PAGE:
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Solar Observations

FOSS Newsletter Staff
March 01, 2001 | Earth Science

Shadow Trackers 1

Shadow Trackers 2

The shadow points on these two shadwo trackers were collected at Lawrence Hall of Science in Berkeley, California, on the same day at the same times. One varibable was different in the orientation of the sun trackers. What was that variable? Why are the points different?

The sunstones is a sculpture located at Lawrence Hall of Science. It is oriented so that from this view you are looking directly west. During what time of the year was this photo taken?

These shadows were traced during a teacher workshop in Sunnyvale, California, in August 1999. Which direction was the person facing whose shadow was being traced? Do you have enough evidence to be certain of your answer? What else would you like to know?

For more images of shadows and solar energy applications, check out FOSSweb at If you'd like to get answers to these questions, you can e-mail Sue Jagoda at or look for the answers in the next FOSS Newsletter.

Answers to Solar Observations

  • The two Shadow Trackers were created on March 30, 1999. The top Shadow Tracker was aligned to true north, i.e. toward the north pole of rotation. The lower Shadow Tracker was aligned with magnetic north, i.e., the north towards which the needle points in a compass. These two "norths" can vary as much as several degrees. Magnetic north does not remain constant. You might have noticed a symbol on topographic maps referring to magnetic declination. This symbol tells how much difference there is between true and magnetic north. This information is useful when you are trying to find your way with a map and compass, i.e., orienteering. For more information about magnetic declination, check out these websites:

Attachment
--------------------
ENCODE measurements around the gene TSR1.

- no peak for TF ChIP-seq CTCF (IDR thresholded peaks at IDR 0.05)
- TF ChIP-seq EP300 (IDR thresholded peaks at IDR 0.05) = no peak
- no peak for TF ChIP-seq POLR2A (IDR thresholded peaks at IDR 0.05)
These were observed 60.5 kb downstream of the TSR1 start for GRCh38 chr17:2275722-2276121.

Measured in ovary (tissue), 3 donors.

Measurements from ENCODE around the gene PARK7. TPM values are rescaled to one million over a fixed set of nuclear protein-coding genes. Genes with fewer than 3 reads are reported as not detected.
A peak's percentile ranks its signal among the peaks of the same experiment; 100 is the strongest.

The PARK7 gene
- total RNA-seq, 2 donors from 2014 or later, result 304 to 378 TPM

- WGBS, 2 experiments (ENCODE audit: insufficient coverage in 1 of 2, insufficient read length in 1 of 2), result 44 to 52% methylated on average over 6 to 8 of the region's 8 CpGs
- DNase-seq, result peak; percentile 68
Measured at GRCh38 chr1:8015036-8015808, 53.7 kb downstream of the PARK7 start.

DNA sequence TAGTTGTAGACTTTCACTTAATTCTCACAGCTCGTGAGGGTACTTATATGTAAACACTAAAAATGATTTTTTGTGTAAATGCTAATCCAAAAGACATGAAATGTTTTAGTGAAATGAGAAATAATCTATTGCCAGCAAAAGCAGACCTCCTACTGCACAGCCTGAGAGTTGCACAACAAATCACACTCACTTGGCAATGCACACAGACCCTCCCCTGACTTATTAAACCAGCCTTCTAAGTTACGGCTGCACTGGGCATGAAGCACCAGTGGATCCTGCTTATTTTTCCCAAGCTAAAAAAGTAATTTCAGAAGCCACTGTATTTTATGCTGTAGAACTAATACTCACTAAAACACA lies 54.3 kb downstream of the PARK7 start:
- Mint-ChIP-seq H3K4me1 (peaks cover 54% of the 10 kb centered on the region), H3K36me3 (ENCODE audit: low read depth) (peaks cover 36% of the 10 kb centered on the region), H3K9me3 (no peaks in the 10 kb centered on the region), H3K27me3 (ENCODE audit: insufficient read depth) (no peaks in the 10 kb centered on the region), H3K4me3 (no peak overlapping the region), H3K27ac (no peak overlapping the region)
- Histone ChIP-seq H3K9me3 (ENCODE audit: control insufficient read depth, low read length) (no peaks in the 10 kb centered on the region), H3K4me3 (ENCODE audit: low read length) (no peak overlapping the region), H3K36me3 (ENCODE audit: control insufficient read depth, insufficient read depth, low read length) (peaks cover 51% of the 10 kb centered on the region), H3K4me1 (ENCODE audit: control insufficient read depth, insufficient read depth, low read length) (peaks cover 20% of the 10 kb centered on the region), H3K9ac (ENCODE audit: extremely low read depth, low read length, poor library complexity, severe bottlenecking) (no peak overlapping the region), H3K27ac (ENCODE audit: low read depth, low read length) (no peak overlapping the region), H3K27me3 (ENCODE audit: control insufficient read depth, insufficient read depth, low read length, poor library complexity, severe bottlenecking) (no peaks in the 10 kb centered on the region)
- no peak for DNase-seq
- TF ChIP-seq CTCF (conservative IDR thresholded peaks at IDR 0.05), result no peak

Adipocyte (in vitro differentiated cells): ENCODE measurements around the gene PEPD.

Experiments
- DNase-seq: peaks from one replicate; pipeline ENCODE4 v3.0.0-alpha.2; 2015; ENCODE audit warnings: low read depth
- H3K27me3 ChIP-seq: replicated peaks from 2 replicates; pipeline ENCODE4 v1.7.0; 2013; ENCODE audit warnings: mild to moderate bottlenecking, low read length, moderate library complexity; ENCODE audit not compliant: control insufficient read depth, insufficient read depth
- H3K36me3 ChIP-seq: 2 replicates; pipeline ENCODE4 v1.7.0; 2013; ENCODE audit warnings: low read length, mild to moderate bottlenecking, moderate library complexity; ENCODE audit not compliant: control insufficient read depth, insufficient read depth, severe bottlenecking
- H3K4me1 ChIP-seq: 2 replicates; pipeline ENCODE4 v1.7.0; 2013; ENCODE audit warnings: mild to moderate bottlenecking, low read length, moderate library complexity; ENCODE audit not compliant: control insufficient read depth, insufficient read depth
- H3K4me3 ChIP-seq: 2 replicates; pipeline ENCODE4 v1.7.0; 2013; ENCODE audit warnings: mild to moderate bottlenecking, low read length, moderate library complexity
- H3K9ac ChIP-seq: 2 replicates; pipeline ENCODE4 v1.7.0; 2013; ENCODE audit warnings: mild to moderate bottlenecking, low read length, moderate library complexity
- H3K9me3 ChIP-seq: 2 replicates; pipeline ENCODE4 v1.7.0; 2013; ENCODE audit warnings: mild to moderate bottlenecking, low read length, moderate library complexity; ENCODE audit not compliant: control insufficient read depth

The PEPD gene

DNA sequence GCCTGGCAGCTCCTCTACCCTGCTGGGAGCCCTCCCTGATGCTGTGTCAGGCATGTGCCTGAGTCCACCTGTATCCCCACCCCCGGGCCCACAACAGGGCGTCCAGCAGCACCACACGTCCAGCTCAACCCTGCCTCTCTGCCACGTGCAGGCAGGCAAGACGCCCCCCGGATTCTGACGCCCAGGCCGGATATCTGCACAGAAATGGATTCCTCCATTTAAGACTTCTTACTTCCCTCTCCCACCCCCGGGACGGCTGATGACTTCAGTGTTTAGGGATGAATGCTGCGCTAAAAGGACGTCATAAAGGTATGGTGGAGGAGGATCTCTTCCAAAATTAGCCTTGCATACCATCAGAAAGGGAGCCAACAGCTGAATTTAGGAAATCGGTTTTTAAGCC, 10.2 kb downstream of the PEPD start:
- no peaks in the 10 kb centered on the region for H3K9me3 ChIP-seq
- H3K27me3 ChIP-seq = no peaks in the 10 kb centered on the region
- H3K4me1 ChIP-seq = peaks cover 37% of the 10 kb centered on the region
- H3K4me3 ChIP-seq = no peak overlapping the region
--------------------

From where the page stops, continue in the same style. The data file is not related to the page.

• The photo of the Sunstones at Lawrence Hall of Science was taken during one of the equinoxes, either spring or fall (we don't know for sure). An equinox is when night and day are of equal length in all parts of the Earth. The word equinox comes from a Latin word meaning "equal night." At this time the Sun appears to rise and set directly over the Equator. It sets due west. For more information, check out this NASA website.

  • The shadow tracings probably don't provide enough information for an accurate answer. Was the person whose shadow was being traced facing toward their shadow or away? If they were facing their shadow, the sun was at their back. So the longer shadow was taken during early morning hours when the sun was lower in the sky. The shorter shadow was drawn later in the day when the sun was almost overhead. If the shadows were drawn in the morning and the person was facing their shadow, they were facing to the west. Would the shadow have looked the same if they had been facing away from it? That's something to try out. (Some clues from the photographer: The person was facing their shadow in the morning.)